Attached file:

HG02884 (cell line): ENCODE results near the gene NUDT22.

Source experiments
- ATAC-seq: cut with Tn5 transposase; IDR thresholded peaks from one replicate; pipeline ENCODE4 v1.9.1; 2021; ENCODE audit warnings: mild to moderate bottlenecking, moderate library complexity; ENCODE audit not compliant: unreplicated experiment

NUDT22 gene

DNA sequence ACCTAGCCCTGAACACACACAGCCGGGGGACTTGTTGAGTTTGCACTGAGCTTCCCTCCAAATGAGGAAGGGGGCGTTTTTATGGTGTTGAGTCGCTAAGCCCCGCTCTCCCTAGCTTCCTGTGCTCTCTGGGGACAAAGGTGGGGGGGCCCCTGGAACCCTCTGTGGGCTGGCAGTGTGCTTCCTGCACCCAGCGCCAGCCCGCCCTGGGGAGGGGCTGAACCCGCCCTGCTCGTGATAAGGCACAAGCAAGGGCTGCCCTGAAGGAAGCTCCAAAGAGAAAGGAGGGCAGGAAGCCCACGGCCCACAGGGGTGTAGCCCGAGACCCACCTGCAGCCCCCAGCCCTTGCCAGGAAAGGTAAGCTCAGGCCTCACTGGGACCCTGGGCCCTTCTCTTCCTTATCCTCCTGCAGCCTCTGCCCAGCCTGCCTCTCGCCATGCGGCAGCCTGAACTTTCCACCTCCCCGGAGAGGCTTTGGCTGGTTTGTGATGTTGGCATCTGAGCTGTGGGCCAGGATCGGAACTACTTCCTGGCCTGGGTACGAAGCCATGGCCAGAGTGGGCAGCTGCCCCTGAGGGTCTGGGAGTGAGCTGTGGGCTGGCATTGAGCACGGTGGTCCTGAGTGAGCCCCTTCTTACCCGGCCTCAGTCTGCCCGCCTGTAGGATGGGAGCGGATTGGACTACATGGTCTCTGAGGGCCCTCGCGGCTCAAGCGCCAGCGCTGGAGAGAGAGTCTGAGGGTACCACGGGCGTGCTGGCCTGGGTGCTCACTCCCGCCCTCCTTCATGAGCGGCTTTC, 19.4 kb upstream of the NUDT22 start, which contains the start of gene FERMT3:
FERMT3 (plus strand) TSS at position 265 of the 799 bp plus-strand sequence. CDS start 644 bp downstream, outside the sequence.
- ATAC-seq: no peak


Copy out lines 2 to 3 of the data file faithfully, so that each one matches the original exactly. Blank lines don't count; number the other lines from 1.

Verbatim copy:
Source experiments
- ATAC-seq: cut with Tn5 transposase; IDR thresholded peaks from one replicate; pipeline ENCODE4 v1.9.1; 2021; ENCODE audit warnings: mild to moderate bottlenecking, moderate library complexity; ENCODE audit not compliant: unreplicated experiment